|Special Diabetes Program For Indians (SDPI)
American Indians have the highest prevalence of diabetes—more than double the prevalence of any other group in the general U.S. populace. In some American Indian Communities, more than half of adults aged 18 and older have diagnosed diabetes, with prevalence rates reaching as high as 60%. Adding to these troubling statistics is the alarming rise of obesity and type 2 diabetes in young American Indians. These youngsters suffer from higher rates of diabetes complications because they developed diabetes earlier in their lives and their mortality rate is more than three times higher than the national average.
In response to this growing epidemic, Congress established the Special Diabetes Program for Indians (SDPI). This program, implemented at the Pueblo in 1997 puts into service innovative, effective and culturally relevant strategies to attack this life-threatening disease. Using proven diabetes treatment and prevention strategies—such as patient education, quality diabetes care, physical activity, nutrition and weight management activities—the program strives to improve health outcomes amid the Pueblo Population. This year the program transitioned in to a case management system with greater emphasis placed on diabetic patient care and education, healthy lifestyles, choices, behavior change, self-care and transportation to medical appointments if needed.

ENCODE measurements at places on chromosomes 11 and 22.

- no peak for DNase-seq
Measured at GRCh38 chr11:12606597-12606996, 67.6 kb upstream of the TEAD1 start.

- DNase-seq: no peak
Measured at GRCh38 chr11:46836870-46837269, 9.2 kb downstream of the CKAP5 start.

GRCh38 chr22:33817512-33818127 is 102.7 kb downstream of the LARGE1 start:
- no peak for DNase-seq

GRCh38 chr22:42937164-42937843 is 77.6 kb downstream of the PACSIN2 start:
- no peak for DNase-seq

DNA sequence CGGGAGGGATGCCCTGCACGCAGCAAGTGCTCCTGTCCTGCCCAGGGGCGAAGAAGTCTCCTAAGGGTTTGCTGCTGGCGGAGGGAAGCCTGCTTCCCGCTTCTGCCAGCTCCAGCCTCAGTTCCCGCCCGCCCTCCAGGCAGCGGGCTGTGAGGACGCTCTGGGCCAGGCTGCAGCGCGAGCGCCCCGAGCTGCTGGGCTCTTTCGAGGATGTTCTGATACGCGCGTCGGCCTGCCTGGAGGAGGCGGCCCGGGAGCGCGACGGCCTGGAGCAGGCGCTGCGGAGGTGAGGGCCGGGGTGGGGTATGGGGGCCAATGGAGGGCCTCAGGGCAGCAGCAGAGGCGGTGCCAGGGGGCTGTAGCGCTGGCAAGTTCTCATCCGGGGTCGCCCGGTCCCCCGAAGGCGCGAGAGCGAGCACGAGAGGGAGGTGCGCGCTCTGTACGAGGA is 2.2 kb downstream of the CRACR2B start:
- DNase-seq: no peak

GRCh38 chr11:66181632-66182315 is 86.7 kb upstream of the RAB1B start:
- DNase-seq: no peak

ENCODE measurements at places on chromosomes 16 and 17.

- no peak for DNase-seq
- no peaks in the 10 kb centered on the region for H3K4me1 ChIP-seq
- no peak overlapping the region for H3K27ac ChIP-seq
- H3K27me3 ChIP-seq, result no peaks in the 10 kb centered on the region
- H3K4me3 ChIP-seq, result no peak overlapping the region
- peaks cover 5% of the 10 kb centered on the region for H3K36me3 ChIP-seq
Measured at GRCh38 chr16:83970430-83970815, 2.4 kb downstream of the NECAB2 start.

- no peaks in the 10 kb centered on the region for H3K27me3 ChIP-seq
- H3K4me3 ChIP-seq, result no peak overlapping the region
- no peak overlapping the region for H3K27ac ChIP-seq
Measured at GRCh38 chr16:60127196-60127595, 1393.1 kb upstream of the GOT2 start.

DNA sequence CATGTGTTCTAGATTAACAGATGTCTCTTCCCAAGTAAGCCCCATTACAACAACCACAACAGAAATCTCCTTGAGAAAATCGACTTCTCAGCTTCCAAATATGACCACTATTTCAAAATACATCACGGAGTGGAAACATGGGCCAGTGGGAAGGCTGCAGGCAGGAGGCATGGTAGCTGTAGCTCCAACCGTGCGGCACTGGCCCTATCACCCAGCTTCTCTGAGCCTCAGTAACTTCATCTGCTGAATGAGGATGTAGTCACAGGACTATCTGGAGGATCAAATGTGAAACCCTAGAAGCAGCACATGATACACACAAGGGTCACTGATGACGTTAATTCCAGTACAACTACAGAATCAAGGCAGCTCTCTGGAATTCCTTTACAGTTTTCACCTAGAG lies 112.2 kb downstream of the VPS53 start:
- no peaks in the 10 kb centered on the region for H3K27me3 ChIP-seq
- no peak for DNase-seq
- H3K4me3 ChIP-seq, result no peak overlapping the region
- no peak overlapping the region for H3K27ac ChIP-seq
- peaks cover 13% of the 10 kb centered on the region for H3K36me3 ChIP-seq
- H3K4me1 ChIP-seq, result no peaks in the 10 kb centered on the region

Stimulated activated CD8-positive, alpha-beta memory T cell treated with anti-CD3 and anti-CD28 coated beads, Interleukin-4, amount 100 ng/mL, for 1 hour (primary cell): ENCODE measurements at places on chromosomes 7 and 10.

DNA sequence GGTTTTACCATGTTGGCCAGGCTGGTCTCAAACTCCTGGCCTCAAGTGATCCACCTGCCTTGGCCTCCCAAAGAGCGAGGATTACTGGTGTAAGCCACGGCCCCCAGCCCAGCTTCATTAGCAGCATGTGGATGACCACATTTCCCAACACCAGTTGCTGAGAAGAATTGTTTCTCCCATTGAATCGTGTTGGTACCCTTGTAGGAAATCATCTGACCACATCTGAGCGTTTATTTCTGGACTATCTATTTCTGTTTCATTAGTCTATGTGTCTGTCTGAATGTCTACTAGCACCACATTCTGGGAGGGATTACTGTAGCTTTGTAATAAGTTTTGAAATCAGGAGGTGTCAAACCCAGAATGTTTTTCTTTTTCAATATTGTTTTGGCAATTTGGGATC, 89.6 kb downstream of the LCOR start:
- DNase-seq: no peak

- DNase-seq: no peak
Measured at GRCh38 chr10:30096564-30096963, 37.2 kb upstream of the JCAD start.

Hilda Chavarria, Health Education Coordinator, Ana Lopez and Karla Estrada, Case Managers
Currently the program is managed by the Health Education Coordinator who, in collaboration with two Case Managers, works to apply best practices and improve patient outcomes. A supplemental support staff, consisting of a physical fitness instructor, a registered dietitian and a chef support the program by offering a spectrum of age-appropriate services. For example the fitness instructor gives age appropriate Zumba classes to the Elders, preschoolers and participants at the Tuy-Pathu Tribal Daycare. The registered dietitian furnishes education on nutrition and meal planning while the chef gives cooking demonstrations on how to prepare healthy and nutritious meals. The diabetes program participates in numerous tribal community events. Sugar, blood pressure and BMI screenings are provided throughout the year.
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